50%. Outside grinding of diesel truck cylinder liners increased the number of parts machined per tool index from around 130 to 1200 and totally eliminated a prior problem with insert breakage. As a result, tool life was increased to achieve 9600 cylinders per cutter load of inserts compared to 450. The decreased downtime alone increased the output per shift by 25%.

A more recent application for silicon nitride that is having major impact on many industries is bearings [5, 11]. Silicon nitride was first demonstrated as a superior bearing material in 1972 [12] but did not reach production until nearly 1990 because of challenges in reducing the cost. Since 1990 the cost has been reduced substantially as production volume has increased. Although silicon nitride bearings are still 2-5 times more expensive than the best bearing steel, their superior performance and life have resulted in rapid escalation in their use. About 15-20 million silicon nitride bearing balls were being produced in the United States by 1996, and the number has increased dramatically each year since. Table 2.3 lists some applications for silicon nitride bearings.

One of the most important applications of silicon nitride bearings is in machine tool spindles [5]. Because of their light weight (60% lighter than steel), silicon nitride bearings can be operated at much higher speed than metal bearings without generating a critical level of centrifugal stress. Because of their low thermal expansion (one-fifth that of steel) and high elastic modulus, the silicon nitride bearings can operate to much closer tolerances than metal bearings, which enables machines with higher precision and lower vibration. Because of their high hardness and smoother surface, the silicon nitride bearings run smoother and wear at about one-seventh the rate of the best metal bearings. All of these factors together result in 3-10 times the life of metal bearings, up to 80% higher speed capability, about 80% lower friction, higher operating temperature, and 15-20% reduction in energy consumption.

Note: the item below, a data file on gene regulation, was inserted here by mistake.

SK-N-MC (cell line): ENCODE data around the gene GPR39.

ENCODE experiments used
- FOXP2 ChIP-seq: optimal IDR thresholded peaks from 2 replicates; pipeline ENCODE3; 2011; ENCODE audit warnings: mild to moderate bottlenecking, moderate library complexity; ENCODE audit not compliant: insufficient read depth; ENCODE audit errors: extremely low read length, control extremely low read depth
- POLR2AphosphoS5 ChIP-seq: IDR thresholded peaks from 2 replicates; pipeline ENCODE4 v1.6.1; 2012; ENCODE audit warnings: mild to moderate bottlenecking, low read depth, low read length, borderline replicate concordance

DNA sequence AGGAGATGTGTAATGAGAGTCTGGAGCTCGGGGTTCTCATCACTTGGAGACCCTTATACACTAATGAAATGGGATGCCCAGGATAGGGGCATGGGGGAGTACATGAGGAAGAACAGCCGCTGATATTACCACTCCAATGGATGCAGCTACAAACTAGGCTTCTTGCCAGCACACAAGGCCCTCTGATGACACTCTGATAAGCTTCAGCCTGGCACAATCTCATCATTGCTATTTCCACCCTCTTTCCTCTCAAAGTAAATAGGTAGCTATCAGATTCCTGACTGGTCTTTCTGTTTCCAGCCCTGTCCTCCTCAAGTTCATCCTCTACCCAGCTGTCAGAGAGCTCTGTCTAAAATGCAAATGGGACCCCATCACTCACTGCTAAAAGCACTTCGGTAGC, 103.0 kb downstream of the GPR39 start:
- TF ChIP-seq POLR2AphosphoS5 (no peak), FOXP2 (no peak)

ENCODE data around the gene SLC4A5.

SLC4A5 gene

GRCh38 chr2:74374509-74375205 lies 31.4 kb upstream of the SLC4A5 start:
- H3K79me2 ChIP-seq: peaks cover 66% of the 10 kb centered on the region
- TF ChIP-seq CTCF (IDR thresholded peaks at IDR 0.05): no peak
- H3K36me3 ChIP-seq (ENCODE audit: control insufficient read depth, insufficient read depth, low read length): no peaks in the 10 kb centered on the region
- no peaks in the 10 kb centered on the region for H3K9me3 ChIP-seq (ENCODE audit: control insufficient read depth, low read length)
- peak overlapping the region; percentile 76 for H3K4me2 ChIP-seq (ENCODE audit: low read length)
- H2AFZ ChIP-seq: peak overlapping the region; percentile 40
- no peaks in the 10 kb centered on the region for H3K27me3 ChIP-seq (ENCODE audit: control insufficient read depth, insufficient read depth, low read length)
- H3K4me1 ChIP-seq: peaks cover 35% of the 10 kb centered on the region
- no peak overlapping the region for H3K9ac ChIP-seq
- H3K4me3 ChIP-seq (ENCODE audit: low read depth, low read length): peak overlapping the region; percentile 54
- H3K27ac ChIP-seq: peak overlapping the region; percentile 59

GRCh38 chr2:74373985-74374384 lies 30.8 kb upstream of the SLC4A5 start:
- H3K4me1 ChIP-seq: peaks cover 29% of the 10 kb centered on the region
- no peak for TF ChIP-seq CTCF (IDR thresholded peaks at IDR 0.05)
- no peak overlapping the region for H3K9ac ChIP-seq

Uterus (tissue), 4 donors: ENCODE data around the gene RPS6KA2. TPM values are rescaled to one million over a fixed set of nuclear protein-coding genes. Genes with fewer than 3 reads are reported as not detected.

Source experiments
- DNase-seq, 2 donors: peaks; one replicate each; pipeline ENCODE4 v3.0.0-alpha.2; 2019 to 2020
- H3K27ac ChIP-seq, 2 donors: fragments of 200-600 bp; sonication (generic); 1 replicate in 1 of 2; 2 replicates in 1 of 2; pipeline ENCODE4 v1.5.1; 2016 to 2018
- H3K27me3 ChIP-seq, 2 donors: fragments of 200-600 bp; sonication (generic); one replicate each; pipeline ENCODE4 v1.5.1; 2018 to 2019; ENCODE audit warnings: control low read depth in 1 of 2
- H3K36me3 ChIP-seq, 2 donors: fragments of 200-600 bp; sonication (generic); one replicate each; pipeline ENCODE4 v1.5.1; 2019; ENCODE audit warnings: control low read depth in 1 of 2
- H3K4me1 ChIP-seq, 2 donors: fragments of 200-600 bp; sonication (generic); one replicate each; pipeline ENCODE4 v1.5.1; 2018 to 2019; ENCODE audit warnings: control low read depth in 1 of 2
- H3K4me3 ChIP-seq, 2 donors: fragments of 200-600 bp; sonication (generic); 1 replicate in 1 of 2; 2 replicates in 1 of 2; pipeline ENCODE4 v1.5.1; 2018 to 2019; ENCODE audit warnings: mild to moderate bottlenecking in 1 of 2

In addition to cutting tool inserts, bearings and check valves, silicon nitride is being vigorously evaluated for diesel and auto engine valves, valve guides, stator vanes and rotors for turbines, a variety of wear parts, forging dies for aluminum, and many other potential products. As additional production applications are achieved and current production levels increase, it is anticipated that the cost of silicon nitride will be significantly reduced, which will remove the primary barrier that has limited broad use of advanced silicon nitride materials.

TABLE 2.3 Some Applications of Silicon Nitride Bearings

Machine tool spindles High-speed hand grinders Food-processing equipment CAT scanners

Spectroscopes Photo copier roll bearings Medical centrifuges Aircraft anti-icing valves

Gearboxes

Helicopter pitch blades

Gas turbine engines High-speed compressors High-speed train motors Air-driven power tools

Gyroscopes

Optical-kinematic mounts Racing cars

Semiconductor processing equipment Actuators

Aircraft wing flap ball screws

Pumps Gas meters Check-valve balls Chemical-processing equipment Galvanizing lines High-speed dental drills In-line skates Textile equipment

Radar

Butterfly valves

Shuttle liquid oxygen pumps

Shuttle main engine

Instruments

The key message from the above examples is that the silicon nitride family is a new generation of ceramics that are much more durable and resistant to brittle fracture than many engineers may realize and may be viable options to consider. The key properties that distinguish silicon nitride from traditional ceramics are the high toughness, thermal shock resistance, and both chemical and structural stability at high temperature.